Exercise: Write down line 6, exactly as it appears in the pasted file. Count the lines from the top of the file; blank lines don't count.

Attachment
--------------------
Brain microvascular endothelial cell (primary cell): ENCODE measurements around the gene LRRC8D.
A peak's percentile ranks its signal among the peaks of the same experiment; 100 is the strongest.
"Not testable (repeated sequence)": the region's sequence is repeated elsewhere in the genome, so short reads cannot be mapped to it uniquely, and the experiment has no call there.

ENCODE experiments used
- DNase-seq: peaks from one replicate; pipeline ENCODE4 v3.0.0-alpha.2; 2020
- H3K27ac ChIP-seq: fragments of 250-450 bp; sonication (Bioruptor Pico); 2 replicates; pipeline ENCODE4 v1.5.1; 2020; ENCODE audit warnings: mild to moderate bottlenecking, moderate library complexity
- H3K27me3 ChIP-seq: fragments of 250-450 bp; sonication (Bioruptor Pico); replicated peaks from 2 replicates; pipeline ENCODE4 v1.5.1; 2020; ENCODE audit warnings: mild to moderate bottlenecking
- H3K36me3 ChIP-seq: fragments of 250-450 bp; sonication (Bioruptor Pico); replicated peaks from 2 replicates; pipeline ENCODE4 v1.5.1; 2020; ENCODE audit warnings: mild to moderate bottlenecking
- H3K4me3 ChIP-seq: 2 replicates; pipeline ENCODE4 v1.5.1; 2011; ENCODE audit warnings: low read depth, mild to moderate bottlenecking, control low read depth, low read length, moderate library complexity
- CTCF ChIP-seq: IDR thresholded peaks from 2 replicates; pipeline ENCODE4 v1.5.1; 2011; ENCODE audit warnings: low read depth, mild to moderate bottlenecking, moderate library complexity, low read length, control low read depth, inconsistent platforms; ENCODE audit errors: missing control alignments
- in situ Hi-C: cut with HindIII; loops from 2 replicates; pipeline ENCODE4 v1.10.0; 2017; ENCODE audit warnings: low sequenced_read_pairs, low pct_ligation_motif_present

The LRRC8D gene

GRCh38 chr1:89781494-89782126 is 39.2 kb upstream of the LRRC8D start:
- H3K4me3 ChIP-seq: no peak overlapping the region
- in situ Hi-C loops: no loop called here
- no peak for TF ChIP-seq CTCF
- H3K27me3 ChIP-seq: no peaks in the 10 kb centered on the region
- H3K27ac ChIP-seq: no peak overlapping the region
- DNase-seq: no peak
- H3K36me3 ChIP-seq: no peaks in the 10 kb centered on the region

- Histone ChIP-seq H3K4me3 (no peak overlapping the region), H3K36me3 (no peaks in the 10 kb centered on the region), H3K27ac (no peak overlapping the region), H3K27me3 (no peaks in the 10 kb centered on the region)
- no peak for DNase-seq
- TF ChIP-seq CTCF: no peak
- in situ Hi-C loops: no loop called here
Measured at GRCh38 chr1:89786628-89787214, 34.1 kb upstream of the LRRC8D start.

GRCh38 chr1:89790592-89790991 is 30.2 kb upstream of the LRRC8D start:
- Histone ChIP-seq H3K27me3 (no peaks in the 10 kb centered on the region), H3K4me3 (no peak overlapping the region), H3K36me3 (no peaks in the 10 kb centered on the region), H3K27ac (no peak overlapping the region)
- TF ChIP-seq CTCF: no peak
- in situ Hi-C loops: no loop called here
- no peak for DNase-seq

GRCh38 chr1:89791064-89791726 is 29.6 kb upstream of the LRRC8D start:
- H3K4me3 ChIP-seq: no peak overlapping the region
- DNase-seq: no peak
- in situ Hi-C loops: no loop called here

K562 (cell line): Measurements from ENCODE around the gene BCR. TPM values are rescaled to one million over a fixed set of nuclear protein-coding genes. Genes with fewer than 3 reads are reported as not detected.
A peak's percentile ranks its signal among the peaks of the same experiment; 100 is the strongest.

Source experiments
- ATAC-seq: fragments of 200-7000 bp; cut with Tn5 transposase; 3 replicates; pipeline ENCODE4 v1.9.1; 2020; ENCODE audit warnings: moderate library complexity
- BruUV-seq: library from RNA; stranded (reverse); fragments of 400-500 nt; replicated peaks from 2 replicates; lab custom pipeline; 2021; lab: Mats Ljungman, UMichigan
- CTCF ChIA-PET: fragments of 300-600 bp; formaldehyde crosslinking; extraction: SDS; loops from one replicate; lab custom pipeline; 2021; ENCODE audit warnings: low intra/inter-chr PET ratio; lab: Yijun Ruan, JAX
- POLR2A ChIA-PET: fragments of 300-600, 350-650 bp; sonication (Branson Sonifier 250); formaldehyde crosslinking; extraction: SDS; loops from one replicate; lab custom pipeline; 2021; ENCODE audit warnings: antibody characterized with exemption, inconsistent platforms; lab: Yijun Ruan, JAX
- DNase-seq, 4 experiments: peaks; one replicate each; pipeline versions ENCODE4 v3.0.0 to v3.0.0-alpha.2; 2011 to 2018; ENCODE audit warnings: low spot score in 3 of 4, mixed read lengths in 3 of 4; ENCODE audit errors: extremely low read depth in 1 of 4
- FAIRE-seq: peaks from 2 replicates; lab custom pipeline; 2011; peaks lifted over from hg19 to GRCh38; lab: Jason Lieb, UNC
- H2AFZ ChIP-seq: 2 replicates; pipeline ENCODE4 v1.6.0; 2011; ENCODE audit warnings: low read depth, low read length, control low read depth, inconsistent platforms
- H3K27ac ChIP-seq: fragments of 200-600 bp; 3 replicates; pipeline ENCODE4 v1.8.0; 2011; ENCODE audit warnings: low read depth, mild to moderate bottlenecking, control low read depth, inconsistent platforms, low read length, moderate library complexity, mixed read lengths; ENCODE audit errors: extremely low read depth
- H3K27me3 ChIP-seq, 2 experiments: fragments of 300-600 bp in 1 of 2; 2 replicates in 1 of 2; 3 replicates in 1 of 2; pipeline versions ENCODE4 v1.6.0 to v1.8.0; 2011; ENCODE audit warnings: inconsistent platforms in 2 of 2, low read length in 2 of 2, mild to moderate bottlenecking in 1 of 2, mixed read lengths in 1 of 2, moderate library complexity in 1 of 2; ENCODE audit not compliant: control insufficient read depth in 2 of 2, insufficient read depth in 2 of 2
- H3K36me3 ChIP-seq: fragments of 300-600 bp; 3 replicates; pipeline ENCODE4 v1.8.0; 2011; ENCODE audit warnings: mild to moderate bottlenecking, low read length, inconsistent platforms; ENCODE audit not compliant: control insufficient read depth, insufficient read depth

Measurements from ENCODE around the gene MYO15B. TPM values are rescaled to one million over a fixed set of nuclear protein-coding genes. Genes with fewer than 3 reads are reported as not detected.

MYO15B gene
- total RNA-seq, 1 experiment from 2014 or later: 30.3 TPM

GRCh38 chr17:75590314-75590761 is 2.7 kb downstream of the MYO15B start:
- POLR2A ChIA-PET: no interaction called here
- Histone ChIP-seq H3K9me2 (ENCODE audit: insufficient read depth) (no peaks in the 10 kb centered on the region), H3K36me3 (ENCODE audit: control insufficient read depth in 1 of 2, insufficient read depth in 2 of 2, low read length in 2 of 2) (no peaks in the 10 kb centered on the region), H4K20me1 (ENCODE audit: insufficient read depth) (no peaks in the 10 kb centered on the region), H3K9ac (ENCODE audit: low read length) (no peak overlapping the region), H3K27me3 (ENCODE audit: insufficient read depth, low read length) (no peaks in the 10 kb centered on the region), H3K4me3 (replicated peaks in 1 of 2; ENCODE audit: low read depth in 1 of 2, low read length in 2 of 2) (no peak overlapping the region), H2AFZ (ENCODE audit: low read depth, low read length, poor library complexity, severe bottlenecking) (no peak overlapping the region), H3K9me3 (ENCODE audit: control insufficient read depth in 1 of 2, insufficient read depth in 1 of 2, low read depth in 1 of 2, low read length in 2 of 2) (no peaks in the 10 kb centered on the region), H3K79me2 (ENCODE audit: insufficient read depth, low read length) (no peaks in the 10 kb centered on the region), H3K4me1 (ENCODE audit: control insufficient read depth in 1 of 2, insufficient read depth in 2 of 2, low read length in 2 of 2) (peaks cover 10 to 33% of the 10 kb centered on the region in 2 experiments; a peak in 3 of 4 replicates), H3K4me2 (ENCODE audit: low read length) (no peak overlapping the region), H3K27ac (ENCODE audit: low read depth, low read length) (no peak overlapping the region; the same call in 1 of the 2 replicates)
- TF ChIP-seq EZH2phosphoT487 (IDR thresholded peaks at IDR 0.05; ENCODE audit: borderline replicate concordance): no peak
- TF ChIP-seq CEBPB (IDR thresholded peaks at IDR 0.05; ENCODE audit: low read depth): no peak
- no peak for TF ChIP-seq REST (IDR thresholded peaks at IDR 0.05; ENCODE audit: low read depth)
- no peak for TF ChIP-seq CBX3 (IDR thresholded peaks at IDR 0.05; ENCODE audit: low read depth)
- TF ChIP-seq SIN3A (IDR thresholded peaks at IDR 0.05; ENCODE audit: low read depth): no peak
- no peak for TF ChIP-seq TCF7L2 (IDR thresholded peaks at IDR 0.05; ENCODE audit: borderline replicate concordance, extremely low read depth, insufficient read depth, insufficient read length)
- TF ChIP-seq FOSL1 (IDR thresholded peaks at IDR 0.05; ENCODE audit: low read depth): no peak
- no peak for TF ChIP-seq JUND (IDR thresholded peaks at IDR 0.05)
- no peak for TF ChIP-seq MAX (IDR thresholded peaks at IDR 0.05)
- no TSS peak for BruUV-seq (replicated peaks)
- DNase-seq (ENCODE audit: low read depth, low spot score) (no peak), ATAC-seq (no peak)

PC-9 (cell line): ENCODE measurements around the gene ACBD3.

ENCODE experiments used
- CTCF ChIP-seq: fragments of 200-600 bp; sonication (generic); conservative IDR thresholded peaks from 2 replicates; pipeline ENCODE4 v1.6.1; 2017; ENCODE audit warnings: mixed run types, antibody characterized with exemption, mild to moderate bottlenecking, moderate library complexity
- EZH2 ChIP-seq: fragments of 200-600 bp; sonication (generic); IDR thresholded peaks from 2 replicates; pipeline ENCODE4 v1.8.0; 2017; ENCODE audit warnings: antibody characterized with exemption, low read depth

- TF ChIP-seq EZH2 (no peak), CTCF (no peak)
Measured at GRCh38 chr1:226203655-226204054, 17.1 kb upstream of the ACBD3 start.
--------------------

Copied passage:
- H3K27ac ChIP-seq: fragments of 250-450 bp; sonication (Bioruptor Pico); 2 replicates; pipeline ENCODE4 v1.5.1; 2020; ENCODE audit warnings: mild to moderate bottlenecking, moderate library complexity